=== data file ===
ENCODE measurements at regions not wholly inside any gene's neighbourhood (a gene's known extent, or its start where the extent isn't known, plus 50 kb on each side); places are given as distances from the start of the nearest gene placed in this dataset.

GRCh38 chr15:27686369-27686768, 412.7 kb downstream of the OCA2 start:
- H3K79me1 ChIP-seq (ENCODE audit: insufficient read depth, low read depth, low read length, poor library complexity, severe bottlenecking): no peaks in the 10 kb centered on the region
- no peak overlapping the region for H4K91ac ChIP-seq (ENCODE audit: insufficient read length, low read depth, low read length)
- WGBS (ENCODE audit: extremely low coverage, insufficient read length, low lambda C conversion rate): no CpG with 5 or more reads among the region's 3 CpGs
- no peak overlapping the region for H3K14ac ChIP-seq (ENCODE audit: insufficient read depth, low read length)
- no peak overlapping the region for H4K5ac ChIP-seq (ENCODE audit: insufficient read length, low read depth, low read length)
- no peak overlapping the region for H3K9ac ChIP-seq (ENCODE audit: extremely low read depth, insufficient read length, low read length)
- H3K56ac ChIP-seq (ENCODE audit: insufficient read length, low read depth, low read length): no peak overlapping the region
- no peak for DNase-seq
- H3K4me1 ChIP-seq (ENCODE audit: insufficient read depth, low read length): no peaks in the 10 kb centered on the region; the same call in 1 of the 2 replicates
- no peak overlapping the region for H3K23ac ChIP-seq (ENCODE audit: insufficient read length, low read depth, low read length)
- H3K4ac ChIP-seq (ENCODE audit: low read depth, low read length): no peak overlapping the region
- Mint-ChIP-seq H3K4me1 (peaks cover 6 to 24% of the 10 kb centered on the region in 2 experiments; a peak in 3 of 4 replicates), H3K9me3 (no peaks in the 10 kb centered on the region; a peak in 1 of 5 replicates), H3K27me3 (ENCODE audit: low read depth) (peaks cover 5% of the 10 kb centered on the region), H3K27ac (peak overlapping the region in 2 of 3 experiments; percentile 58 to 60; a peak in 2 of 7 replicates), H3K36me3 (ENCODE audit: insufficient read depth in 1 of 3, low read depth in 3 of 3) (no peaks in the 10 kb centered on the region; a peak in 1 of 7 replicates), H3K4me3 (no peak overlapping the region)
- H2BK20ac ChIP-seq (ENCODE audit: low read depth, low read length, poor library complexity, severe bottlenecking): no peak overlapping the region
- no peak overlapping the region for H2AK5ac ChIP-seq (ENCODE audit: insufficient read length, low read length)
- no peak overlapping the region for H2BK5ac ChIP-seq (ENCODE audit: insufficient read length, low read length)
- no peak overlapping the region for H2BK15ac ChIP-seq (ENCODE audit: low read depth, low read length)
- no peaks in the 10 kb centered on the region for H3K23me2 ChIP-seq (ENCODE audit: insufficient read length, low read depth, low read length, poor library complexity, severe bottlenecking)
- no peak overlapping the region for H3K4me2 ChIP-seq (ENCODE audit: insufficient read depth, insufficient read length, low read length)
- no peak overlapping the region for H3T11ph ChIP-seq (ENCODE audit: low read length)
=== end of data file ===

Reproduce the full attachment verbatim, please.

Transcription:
ENCODE measurements at regions not wholly inside any gene's neighbourhood (a gene's known extent, or its start where the extent isn't known, plus 50 kb on each side); places are given as distances from the start of the nearest gene placed in this dataset.

GRCh38 chr15:27686369-27686768, 412.7 kb downstream of the OCA2 start:
- H3K79me1 ChIP-seq (ENCODE audit: insufficient read depth, low read depth, low read length, poor library complexity, severe bottlenecking): no peaks in the 10 kb centered on the region
- no peak overlapping the region for H4K91ac ChIP-seq (ENCODE audit: insufficient read length, low read depth, low read length)
- WGBS (ENCODE audit: extremely low coverage, insufficient read length, low lambda C conversion rate): no CpG with 5 or more reads among the region's 3 CpGs
- no peak overlapping the region for H3K14ac ChIP-seq (ENCODE audit: insufficient read depth, low read length)
- no peak overlapping the region for H4K5ac ChIP-seq (ENCODE audit: insufficient read length, low read depth, low read length)
- no peak overlapping the region for H3K9ac ChIP-seq (ENCODE audit: extremely low read depth, insufficient read length, low read length)
- H3K56ac ChIP-seq (ENCODE audit: insufficient read length, low read depth, low read length): no peak overlapping the region
- no peak for DNase-seq
- H3K4me1 ChIP-seq (ENCODE audit: insufficient read depth, low read length): no peaks in the 10 kb centered on the region; the same call in 1 of the 2 replicates
- no peak overlapping the region for H3K23ac ChIP-seq (ENCODE audit: insufficient read length, low read depth, low read length)
- H3K4ac ChIP-seq (ENCODE audit: low read depth, low read length): no peak overlapping the region
- Mint-ChIP-seq H3K4me1 (peaks cover 6 to 24% of the 10 kb centered on the region in 2 experiments; a peak in 3 of 4 replicates), H3K9me3 (no peaks in the 10 kb centered on the region; a peak in 1 of 5 replicates), H3K27me3 (ENCODE audit: low read depth) (peaks cover 5% of the 10 kb centered on the region), H3K27ac (peak overlapping the region in 2 of 3 experiments; percentile 58 to 60; a peak in 2 of 7 replicates), H3K36me3 (ENCODE audit: insufficient read depth in 1 of 3, low read depth in 3 of 3) (no peaks in the 10 kb centered on the region; a peak in 1 of 7 replicates), H3K4me3 (no peak overlapping the region)
- H2BK20ac ChIP-seq (ENCODE audit: low read depth, low read length, poor library complexity, severe bottlenecking): no peak overlapping the region
- no peak overlapping the region for H2AK5ac ChIP-seq (ENCODE audit: insufficient read length, low read length)
- no peak overlapping the region for H2BK5ac ChIP-seq (ENCODE audit: insufficient read length, low read length)
- no peak overlapping the region for H2BK15ac ChIP-seq (ENCODE audit: low read depth, low read length)
- no peaks in the 10 kb centered on the region for H3K23me2 ChIP-seq (ENCODE audit: insufficient read length, low read depth, low read length, poor library complexity, severe bottlenecking)
- no peak overlapping the region for H3K4me2 ChIP-seq (ENCODE audit: insufficient read depth, insufficient read length, low read length)
- no peak overlapping the region for H3T11ph ChIP-seq (ENCODE audit: low read length)